Művészeti brosúra

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the salgótarjáni street cemetery


There are stars whose radiance is visible on earth though they have long been extinct. There are people whose brilliance continues to light the world even though they are not longer among the living…. -Hannah Senesh




The family of Adolf Györgyey originally came from Moravia, and bought land in Hungary in 1865. Their nearly 10,000-acre territory was based in Györgye and covered the nearby villages, which they sought to modernize. For example, in Budapest the construction of the Tafler Palace on Andrássy út was essentially financed by them.

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Manfréd Weiss was one of the most influential Jewish characters of the 20th century. At one point, the Hungarian magnate’s company was the biggest private supplier of arms to the Monarchy, and during the Second World War, his Csepel industries was valued at 100 million krones. The mausoleum was built around 1904, following the loss of his wife, and after the nationalization of his conglomerate, he joined his spouse in eternal sleep at the cemetery of Salgótarjáni street.



Born in 1809 in Bonyhád, Mayer Krausz steadily worked his way up to the top in 19th century Hungary. Originally a small time trader, Mayer jumpstarted his career when he became an errand boy at one of the bigger families in the field of commerce, the Pollacks, and married his wife in the same year from another respectable background, the Lőwy family. Krausz worked hard and became involved with the food and wine industry, and after running bussinesses in multiple sectors with his children, he passed away in 1894, aged 85.

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The Hatvany-Deutsch family exemplified the rising of Jewish people in the industrialization era. The descendants of Ábrahám Deutsch were ennobled in the 19th century, and gained the aristocrat surname “Hatvany” for their contributions to the country. The mausoleum perfectly displays the baron family’s enormous wealth, accumulated through hard work and dedication in the fields of commerce and trading, and frequently used to support artists and their works.



Originally born as Miksa Beck (Madaras, 1834), Madarassy-Beck’s contributions to the country and its economy are unquestionable. He started his career at J. G. Cohen’s Hungarian bankhouse, where he quickly made it to the very top. From there he went on to work different jobs in finance and brought innovations in economics into Hungary. In 1884, Frank Joseph awarded him a 3rd class Imperial Order of the Iron Crown for his service to the nation, and in 1911, he received a noble title and an honorary surname for his work.

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Mór Wahrmann was born on February 29, 1832 and died in 1892. He had several occupations, such as wholesaler, investor, denominational leader and politician. He was also member of the Hungarian Parliament. Mór Warhmann’s grandfather was Israel Warhmann, the first chief rabbi of the independent Jewish community in Pest. His grandfather had 9 children, but he took Mór into the family business very early on as one of the main managers of the company, while studying liberal arts at the university.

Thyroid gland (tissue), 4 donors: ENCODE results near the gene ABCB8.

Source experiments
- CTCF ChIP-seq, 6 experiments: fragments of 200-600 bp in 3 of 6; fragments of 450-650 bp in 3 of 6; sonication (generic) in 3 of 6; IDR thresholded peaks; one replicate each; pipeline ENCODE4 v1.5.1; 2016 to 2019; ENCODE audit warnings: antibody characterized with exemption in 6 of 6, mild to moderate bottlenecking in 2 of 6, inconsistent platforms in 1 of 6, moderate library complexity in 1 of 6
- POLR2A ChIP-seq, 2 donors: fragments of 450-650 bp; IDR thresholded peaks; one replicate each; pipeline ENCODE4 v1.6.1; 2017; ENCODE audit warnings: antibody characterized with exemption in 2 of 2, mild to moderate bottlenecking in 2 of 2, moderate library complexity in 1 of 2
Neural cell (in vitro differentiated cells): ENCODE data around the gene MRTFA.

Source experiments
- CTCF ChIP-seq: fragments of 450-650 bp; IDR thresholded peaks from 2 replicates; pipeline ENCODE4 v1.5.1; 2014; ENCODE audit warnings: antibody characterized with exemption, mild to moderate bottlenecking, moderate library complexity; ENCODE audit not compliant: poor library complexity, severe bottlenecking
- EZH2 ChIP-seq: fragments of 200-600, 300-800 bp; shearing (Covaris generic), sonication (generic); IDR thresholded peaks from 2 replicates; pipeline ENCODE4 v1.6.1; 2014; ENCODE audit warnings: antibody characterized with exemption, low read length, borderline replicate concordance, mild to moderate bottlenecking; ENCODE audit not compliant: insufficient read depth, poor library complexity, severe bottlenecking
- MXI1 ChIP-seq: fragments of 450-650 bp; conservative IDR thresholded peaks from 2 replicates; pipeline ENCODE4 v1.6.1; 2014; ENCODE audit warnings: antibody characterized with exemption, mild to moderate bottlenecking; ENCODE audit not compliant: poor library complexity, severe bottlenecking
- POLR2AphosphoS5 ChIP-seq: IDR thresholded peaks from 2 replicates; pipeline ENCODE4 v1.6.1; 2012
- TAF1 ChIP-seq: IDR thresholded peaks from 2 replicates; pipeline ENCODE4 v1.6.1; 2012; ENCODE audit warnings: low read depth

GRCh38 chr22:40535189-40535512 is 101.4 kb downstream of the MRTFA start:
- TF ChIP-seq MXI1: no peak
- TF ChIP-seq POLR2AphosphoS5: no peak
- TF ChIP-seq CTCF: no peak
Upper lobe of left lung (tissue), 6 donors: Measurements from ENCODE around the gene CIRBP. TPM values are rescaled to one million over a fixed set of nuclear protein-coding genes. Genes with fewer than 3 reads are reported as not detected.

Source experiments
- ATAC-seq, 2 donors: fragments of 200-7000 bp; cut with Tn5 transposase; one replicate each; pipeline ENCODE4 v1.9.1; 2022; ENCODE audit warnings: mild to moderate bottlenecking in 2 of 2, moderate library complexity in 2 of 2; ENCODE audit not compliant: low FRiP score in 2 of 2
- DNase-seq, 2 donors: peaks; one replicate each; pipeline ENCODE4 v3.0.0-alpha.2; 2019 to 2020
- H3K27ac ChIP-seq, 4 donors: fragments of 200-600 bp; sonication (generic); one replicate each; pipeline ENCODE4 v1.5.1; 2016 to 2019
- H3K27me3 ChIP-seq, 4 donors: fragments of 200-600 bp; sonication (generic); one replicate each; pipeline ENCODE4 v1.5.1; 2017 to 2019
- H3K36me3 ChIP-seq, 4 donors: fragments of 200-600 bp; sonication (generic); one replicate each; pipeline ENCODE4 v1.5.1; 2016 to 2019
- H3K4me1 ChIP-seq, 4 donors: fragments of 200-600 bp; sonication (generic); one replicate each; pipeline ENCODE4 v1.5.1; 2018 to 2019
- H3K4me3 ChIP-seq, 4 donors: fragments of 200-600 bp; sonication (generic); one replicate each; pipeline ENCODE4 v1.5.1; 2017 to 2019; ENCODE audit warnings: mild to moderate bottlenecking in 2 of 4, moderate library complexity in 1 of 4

Known as one of the architects who implemented Miklós Ybl’s designs into reality, Ignác Wechselmann is a defining figure in the world of Hungarian architecture. His most famous works include the Várkert Bazár and the Fővámház, which were also designed by Ybl. Amusingly, he married the daughter of Károly Neuschloss, and in his will he donated a significant amount of money to the Blind Children Fund, which helped construct the Institution for the Blind, designed by none other than Béla Lajta.


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The Temesvári (Ehrlisch) mausoleum was built after the turn of the century, in the second decade. The typical architectural styles of this period only partially affect the image of the cemetery, as it was almost completely full by then. Besides construction contractor Adolf Temesváry, rests his son, Rezső Temesváry, amongst other members of his family. There is a hardly recognizable but nonetheless readable title graved into the tomb of the relatives,verifying their place in the graveyard.

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Károly Neuschloss comes from a widely successful family of wood traders, which included several architects and carpenters who helped shape Budapest in the 19th-20th century. Károly separated himself from the family business from the start and created his own, arguably equally succesful organization in the building industry. Together with his son, Emil, they designed and built buildings such as the National Opera House and the Eiffel Palace (Légrády Palota).



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Originally from Abaúj county, The Guttmann family settled in Budapest in the mid-1830s. The experience they gained in pálinka breweries and various factories could be used to set up their own factory. The family obtained the noble title in the 19th century and since then beared the name as Baron Guttmann of Gelsse and Belisc.



Artwork by Dóri Szujó Designed by Krisztián Gádor Text by Dorka Dózsa, Krisztián Gádor, Lili Rácz Special thanks to Márton Jeszenszky and Idikó Szarvas. This brochure was created by students of the Lauder Javne School - Budapest.